The Arlington County Board voted over the weekend to advertise a higher property tax rate than that proposed by County Manager Barbara Donnellan in her proposed FY 2014 budget.
By advertising the $1.021 rate, the Board will have the flexibility of raising the tax rate up to 102.1 cents per $100 in assessed real estate value. The Board can still, as it usually does, select a lower rate than advertised when it adopts its final budget in April.
Donnellan proposed a $1.003 rate — a 3.2 cent rate increase that would cost the average Arlington homeowner an additional $262 per year. The advertised $1.021 rate — a 5 cent increase from the current 97.1 cent rate — would cost the average homeowner an extra $356 per year (nearly $30 per month, a 5.3 percent increase) over the current tax rate.
The four Board members present for Saturday’s meeting — Chris Zimmerman was home sick with the flu — split the difference between two different rate proposals.
Jay Fisette and Mary Hynes proposed to advertise a $1.011 rate, an increase of 4 cents, citing concerns about taxpayers who might be impacted by the upcoming federal budget sequester.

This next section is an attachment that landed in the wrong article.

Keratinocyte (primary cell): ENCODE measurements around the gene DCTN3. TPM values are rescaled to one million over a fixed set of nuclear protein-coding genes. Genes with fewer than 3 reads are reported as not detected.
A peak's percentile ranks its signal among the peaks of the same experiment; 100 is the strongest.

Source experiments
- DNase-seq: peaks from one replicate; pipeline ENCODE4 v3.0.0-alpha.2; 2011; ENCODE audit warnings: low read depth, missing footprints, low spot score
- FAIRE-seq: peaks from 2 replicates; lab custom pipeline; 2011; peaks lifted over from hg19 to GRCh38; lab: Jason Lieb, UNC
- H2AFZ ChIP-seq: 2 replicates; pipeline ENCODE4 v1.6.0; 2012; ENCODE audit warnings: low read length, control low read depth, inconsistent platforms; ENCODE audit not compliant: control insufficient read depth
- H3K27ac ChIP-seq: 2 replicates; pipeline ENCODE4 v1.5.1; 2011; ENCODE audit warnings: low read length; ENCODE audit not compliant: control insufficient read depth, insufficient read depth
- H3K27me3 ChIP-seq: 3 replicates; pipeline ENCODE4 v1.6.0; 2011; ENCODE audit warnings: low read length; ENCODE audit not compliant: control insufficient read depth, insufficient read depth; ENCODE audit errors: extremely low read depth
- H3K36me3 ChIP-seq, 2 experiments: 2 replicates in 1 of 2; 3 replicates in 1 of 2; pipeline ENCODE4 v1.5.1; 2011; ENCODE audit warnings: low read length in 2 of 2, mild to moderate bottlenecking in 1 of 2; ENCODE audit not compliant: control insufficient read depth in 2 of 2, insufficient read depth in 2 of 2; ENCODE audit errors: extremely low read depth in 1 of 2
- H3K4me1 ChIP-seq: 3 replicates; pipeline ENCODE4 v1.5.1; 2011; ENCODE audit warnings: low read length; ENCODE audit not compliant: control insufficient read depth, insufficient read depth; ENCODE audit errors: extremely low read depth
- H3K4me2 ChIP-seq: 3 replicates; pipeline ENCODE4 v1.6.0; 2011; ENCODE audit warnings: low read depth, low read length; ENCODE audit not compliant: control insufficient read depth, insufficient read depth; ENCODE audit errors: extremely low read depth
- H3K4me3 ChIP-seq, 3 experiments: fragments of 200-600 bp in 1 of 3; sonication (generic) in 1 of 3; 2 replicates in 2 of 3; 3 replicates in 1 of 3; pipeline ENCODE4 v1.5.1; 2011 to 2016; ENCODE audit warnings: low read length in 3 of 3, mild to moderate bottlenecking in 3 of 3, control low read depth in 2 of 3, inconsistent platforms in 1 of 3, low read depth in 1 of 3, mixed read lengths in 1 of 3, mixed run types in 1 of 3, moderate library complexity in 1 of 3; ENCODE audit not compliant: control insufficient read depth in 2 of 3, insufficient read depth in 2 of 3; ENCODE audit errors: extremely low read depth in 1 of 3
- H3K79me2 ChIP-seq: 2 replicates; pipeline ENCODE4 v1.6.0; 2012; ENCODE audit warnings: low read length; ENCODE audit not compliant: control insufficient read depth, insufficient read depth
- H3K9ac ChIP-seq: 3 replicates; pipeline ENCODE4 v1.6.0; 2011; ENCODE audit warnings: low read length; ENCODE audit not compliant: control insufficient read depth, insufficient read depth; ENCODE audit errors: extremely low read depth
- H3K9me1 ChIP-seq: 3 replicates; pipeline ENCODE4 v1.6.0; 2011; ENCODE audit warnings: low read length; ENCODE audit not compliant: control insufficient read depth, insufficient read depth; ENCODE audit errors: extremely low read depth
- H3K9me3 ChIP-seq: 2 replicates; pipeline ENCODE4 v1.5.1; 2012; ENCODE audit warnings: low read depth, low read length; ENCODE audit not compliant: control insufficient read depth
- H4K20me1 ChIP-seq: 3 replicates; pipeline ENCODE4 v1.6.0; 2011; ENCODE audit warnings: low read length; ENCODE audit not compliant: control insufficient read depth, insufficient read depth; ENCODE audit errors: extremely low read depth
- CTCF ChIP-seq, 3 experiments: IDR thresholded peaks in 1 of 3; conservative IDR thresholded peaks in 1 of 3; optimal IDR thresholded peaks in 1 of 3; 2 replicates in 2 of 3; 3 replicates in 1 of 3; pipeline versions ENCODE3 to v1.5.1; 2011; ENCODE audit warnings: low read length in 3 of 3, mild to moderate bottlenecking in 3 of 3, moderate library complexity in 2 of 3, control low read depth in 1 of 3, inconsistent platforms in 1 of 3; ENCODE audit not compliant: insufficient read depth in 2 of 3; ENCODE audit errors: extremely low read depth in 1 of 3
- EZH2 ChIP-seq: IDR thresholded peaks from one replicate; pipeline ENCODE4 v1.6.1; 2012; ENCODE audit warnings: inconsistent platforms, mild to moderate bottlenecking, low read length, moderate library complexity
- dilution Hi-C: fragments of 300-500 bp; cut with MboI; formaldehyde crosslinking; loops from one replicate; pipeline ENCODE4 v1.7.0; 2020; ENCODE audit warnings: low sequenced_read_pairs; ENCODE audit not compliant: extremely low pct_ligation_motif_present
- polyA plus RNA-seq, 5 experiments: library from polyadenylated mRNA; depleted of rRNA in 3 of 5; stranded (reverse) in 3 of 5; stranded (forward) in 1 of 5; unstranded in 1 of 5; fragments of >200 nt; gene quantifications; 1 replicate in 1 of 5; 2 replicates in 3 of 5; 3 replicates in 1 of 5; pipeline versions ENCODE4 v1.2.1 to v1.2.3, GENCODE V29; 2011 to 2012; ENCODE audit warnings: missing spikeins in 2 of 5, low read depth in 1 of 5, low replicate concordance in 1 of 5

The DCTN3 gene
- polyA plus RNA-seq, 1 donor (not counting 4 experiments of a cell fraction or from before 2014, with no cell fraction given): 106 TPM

“I want to send a message… that if others are being called to tighten their belts, that we will exert the same discipline,” Fisette said. He called Donnellan’s proposed 3.2 cent tax rate increase and spending cuts “a really reasonable balance.”
Libby Garvey and Board Chairman Walter Tejada argued for a 6 cent increase, citing uncertainty about how the sequester might affect county finances and the finances of those served by the social safety net.
“I don’t think 4 cents will be enough,” Tejada said. “Sequestration is hanging over our heads. We have to make decisions now and anticipate and prepare. I want to be as responsible as we can for all taxpayers… including the most vulnerable in our community.”
In the end, the Board voted for a compromise 5 cent advertised rate.
“In this climate of economic uncertainty, it is important that the Board maintain some flexibility in setting the tax rate for Fiscal Year 2014,” Tejada said in a statement. “In the coming weeks, we will engage intensively with our community on how best to balance necessary service cuts with a reasonable tax rate increase. “
The Board also voted to decrease solid waste rates and fees and certain permitting and park fees. After being adopted in April, the final rates and fees set by the Board will go into effect on July 1, 2013, the start of the county’s 2014 fiscal year.
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